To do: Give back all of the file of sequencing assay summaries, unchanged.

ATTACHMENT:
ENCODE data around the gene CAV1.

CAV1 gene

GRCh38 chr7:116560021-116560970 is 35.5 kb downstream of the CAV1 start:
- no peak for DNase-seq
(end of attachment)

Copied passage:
ENCODE data around the gene CAV1.

CAV1 gene

GRCh38 chr7:116560021-116560970 is 35.5 kb downstream of the CAV1 start:
- no peak for DNase-seq